I'll answer these questions for me, but it can vary and in terms of stress, it really does depend on how you manage stress and what job you go into.
Bit of a background for these questions. I'm integrated in a company, our UX team is currently a team of 2 and we look after all our business's products, UX as a whole has been part of the company for just under a year now.
A. Social is a little bit of a must with what we do. You need to advocate within your company (if you are integrated like I am), you need to give transparency to the other areas in the company so people know what you are up to, why UX is important, and how you can help them. People are generally more comfortable approaching you for help with ideation or designs when they know more than just your name and job position (and it can be hard to be included in everything so often this is a good way of staying in the loop). You want to instil trust, and show that what you do is actually really important. We use Yammer for posting up good articles that we've read on UX, and also sharing what we are doing. But we also ninja up posters around the office.
1. I'm definitely an introvert, but people at work wouldn't say that necessarily. I'm more an introvert who has extroverted tendencies at work.
2. What do you mean by face to face time? I'm around people all day, I'm on phone calls, or popping over to desks, in meetings etc. You generally get to know the people you work with, and even being an introvert, if you've got a company who's culture you fit in well with, and you get on well with your immediate team it can be fine.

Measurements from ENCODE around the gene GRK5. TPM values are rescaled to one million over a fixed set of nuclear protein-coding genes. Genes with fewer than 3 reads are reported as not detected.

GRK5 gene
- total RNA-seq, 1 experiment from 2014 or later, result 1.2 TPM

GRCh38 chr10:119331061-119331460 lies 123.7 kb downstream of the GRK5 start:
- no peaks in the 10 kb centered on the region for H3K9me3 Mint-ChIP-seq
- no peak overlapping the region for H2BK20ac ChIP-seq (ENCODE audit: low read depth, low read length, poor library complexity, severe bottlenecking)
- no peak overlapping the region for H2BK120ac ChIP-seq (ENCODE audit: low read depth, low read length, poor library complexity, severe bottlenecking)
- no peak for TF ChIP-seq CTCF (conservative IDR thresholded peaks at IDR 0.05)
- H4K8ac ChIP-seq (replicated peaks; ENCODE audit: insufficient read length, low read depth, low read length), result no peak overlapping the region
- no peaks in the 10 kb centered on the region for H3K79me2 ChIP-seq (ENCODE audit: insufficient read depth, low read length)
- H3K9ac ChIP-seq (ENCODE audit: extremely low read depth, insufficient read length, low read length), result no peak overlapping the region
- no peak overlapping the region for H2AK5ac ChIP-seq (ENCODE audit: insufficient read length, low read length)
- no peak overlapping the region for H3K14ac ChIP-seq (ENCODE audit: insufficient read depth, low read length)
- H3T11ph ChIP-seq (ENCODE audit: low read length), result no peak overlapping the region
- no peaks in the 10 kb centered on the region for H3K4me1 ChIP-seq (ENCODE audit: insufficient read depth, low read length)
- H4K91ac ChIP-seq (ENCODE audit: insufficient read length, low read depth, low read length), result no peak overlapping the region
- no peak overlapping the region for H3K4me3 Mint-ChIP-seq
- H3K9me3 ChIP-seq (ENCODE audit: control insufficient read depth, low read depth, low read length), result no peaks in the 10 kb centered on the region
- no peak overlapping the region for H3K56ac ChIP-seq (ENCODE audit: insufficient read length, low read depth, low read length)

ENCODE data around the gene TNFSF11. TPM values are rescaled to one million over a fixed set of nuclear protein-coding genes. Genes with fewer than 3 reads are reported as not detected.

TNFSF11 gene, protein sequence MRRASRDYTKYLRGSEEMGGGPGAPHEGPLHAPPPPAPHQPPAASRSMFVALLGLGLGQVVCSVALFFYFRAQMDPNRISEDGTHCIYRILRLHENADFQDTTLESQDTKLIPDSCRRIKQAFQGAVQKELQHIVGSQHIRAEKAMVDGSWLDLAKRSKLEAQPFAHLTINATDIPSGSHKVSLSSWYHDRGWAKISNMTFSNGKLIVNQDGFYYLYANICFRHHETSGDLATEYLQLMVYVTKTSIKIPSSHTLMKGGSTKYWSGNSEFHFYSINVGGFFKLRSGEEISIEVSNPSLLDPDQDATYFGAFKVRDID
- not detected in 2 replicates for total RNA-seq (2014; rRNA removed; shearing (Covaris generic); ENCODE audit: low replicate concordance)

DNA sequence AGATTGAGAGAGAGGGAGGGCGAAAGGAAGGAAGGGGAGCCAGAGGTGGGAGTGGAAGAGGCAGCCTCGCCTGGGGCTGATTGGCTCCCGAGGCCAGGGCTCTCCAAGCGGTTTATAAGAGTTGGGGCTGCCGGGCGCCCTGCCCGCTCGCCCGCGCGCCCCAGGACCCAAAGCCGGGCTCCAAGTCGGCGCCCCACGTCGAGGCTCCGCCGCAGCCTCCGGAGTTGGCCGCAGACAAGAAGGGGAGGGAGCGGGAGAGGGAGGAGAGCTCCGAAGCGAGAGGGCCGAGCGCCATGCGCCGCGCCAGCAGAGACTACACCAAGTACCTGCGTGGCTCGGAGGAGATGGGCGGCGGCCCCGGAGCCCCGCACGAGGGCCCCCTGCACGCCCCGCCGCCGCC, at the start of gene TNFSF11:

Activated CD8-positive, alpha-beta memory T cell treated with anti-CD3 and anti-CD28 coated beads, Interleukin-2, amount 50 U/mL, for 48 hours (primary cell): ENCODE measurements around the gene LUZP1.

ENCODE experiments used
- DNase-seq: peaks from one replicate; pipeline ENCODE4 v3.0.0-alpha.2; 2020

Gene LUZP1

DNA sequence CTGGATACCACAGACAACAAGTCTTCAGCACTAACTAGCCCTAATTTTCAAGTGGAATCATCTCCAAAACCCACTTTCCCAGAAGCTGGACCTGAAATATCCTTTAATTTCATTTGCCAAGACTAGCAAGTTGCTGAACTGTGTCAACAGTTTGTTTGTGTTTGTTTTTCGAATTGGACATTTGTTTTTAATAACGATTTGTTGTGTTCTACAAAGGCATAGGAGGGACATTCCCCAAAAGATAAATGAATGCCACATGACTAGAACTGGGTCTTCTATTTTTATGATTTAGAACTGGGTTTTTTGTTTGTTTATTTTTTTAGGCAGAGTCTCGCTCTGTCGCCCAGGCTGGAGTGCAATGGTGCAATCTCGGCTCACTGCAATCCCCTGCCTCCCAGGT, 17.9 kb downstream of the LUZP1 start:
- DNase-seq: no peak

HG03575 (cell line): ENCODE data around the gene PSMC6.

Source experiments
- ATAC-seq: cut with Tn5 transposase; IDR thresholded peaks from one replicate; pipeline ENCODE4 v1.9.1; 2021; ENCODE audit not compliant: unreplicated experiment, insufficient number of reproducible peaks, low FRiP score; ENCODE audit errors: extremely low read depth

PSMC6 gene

3. It depends on your team makeup and job. I'm not normally the one doing the negotiation, unless I'm showing a design to a stakeholder, in which case you need to be able to think on your feet, so saying why you did what you did, the rationale behind it, and the different ideas you tried before coming to this one, why their suggestions are good (and you will either take a look at them, or why they won't fit for this design). But you do definitely need to be able to walk through your designs and rationale at least to your own team, so not pointing out "this is a button". You need to walk them through a scenario or story, giving context around what needs your design meets.
Now this one I think sounds scary, but it isn't that bad. If you have been spending enough time on the design, you should know it inside and out and be able to explain your reasoning. I also think this doesn't necessarily come naturally so it does require a bit of practice. I'm still working on this one! You do also need to be able to take criticism, as it is not always going to be constructive, and it is easiest when you don't marry yourself to a design.
B. Stress. As I've said above, it really does depend on your job and who you work with, as well as how you deal with it. Every job can be stressful, deadlines, working within constraints, having stakeholders who want something you know isn't a good idea... I'll use me as an example. I don't like stress, and I'm not one of those people who work better when they are running out of time. I like to plan and organise so that I don't get to that point in the first place. Never works. I'm having to learn that I can only do as much as I can do. With changing deadlines, iterating, and changing opinions things can get quite stressful, but just as long as you can get on and get things done regardless, then leave it at work when you go home, things should be fine.
So I guess I'd say stress levels fluctuate so average out to medium, it is often time based stress, and you just have to do your best with what time you have if you can't get any more.
Does this help?